Los Angeles’ Wrigley Field, often overshadowed by its more famous Chicago namesake, holds its own unique place in baseball history. As the first home of the Los Angeles Angels and a key venue in the Pacific Coast League (PCL), this ballpark was a cornerstone of baseball in Southern California during the mid-20th century.
Stadium Facts about Wrigley Field (Los Angeles)
- Location: Los Angeles, California
- Opened On: September 29, 1925
- Closed On: 1969
- Home Team: Los Angeles Angels (PCL), briefly the Los Angeles Angels (MLB, American League) in 1961
- Stadium Nicknames: N/A
- Dimensions: Left Field – 345 feet, Center Field – 412 feet, Right Field – 345 feet
- Capacity: Approximately 22,000
- Attendance Record: Not available
- Surface: Grass
- Architect: Zachary Taylor Davis
- Owner: Philip K. Wrigley
Los Angeles’ Wrigley Field was built by William Wrigley Jr., the chewing gum magnate and owner of the Chicago Cubs. The stadium was designed as a smaller version of Chicago’s Wrigley Field and served as a vital part of the Pacific Coast League, particularly as the home of the Los Angeles Angels. In 1961, it also briefly hosted the newly formed Los Angeles Angels MLB team before they moved to Dodger Stadium and later to Anaheim.
The stadium was demolished in 1969, but its legacy lives on as an integral piece of Los Angeles’ rich baseball heritage.
Design and Features
Los Angeles’ Wrigley Field was known for its intimate ballpark feel and classic design. It featured a double-decked grandstand and a signature clock tower, making it an iconic structure in the city. The ballpark was smaller in size compared to many MLB stadiums, but it provided fans with a close-up view of the action, making for an engaging baseball experience.
The field’s dimensions were favorable for hitters, contributing to some high-scoring games and notable hitting achievements in its history.
Throughout its existence, Wrigley Field underwent various renovations to enhance the fan experience and maintain the stadium’s infrastructure. These included updates to the seating, improvements to the field, and expansion of facilities like locker rooms and concessions.
Despite these updates, the ballpark maintained its classic feel and remained a beloved venue for baseball fans in Los Angeles until its closure.
The facilities at Wrigley Field, while not as modern as those in newer stadiums, were adequate for the era’s standards. The concession stands offered classic baseball fare, and the seating areas, though not equipped with the comforts of today’s venues, allowed fans to feel connected to the game.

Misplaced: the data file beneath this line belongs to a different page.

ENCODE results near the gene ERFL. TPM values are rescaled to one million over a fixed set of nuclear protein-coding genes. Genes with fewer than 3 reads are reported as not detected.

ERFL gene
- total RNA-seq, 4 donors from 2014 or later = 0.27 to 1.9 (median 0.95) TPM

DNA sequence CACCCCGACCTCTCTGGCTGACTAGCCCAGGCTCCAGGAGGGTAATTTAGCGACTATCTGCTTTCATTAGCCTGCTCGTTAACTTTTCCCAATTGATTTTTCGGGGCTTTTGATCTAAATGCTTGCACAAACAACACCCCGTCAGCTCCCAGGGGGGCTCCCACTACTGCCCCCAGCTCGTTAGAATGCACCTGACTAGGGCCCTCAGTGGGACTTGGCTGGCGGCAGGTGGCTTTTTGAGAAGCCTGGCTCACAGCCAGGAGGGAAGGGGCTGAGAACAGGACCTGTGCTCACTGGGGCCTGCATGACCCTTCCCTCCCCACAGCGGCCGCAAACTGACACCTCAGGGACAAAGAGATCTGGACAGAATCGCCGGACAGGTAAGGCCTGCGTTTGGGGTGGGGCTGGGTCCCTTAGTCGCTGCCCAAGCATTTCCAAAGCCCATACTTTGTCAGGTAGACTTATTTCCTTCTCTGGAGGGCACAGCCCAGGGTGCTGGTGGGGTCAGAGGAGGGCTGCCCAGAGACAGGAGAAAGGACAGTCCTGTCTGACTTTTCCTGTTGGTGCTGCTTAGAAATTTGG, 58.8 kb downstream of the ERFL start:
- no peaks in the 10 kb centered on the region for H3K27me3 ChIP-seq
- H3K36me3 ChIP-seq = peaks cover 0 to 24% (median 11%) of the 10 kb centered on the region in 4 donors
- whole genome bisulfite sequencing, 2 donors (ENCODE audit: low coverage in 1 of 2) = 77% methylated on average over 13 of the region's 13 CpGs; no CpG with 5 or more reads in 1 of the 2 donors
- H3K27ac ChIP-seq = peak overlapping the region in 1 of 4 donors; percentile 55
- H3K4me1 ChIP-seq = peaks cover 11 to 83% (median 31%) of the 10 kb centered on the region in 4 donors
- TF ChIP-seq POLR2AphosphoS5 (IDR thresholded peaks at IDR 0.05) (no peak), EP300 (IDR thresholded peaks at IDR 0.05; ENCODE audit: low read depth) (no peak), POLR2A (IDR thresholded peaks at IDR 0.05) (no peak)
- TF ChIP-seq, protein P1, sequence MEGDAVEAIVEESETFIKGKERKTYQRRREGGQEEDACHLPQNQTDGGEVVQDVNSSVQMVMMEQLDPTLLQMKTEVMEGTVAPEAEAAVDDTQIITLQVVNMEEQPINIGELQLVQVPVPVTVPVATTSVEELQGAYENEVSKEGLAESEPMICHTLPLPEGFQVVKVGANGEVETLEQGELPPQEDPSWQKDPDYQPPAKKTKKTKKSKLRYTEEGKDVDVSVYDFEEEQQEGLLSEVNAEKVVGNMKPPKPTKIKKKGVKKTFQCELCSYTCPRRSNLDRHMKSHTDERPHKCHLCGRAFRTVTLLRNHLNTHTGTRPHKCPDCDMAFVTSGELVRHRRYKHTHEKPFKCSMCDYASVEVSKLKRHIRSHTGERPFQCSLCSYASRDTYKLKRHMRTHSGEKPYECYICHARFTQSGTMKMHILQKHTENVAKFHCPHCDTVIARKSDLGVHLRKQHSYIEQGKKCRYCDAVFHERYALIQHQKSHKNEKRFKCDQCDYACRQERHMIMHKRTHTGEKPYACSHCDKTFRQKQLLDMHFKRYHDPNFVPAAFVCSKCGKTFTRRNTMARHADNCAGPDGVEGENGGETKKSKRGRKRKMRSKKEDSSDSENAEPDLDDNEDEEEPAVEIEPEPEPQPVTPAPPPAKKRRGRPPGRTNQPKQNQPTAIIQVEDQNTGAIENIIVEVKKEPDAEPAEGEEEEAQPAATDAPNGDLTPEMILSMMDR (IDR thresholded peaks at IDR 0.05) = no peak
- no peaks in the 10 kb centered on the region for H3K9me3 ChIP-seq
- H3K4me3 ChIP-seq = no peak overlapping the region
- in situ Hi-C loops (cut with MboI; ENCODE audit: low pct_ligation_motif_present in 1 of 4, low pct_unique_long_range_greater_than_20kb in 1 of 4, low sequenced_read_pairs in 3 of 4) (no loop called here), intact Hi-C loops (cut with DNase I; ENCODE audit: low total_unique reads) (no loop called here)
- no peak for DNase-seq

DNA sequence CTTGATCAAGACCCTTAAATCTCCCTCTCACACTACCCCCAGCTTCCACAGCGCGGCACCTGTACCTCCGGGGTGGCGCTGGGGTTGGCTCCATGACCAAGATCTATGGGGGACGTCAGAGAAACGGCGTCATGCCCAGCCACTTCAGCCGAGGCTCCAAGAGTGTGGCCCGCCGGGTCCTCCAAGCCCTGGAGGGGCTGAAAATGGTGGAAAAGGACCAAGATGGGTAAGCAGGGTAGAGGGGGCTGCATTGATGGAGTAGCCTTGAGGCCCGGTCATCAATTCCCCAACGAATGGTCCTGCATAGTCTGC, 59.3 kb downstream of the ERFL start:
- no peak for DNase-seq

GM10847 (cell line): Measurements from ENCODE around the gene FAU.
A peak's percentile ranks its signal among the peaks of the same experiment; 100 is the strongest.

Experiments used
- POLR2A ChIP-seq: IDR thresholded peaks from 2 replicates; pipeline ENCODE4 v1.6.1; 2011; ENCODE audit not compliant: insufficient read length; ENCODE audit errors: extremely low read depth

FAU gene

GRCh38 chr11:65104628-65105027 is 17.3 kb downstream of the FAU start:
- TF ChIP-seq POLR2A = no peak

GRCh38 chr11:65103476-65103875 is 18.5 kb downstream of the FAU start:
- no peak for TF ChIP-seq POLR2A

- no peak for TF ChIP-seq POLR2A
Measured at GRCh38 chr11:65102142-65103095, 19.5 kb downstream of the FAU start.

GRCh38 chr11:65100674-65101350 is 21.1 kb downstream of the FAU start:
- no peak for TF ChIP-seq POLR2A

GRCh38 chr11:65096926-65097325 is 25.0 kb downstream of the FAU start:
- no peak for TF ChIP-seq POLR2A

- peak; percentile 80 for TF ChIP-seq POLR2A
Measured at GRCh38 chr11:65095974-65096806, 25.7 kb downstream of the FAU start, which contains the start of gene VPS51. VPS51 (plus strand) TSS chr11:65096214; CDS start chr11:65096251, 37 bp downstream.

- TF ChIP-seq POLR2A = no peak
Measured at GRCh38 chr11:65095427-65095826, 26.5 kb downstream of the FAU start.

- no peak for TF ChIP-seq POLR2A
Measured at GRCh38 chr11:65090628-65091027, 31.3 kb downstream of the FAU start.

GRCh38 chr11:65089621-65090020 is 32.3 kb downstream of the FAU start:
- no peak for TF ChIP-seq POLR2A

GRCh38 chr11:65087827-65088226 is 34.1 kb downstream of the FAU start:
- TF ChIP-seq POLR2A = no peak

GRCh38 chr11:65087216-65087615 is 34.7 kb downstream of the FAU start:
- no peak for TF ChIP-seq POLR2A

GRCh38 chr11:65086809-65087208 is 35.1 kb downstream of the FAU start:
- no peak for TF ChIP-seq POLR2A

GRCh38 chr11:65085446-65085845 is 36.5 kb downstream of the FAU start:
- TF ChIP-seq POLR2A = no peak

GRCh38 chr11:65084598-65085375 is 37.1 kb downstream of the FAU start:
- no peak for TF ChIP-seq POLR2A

The stadium was known for its accessibility and proximity to the community, making it a popular destination for baseball fans in Los Angeles.
Memorable Moments at Wrigley Field (Los Angeles)
- PCL Games: Hosting numerous memorable Pacific Coast League games and events.
- First MLB Season in Los Angeles: Serving as the home of the Los Angeles Angels in their inaugural MLB season.
- Legendary Players: Hosting future MLB stars during its tenure as a PCL venue.
- Film and Television Appearances: The stadium was featured in various movies and TV shows, showcasing its iconic status.
Interesting Baseball History at Wrigley Field (Los Angeles)
- Role in the PCL: As a primary venue in the PCL, it contributed significantly to the development of baseball on the West Coast.
- Transition to MLB: The stadium played a role in Los Angeles’ transition to a major league city with the arrival of the Angels.
- Architectural Significance: Reflecting the design style of its era and its connection to the more famous Wrigley Field in Chicago.
- Cultural Impact: The stadium was an important part of the sporting and cultural landscape of Los Angeles during its operation.
In addition to baseball, Wrigley Field in Los Angeles hosted a variety of other events, highlighting its versatility as a multi-use facility. It served as a venue for football games, boxing matches, and was particularly famous for hosting film and television productions, including the classic TV show “Home Run Derby.” The stadium’s role in these diverse events underscored its importance beyond baseball, serving as a significant venue in the entertainment industry and in the community life of Los Angeles.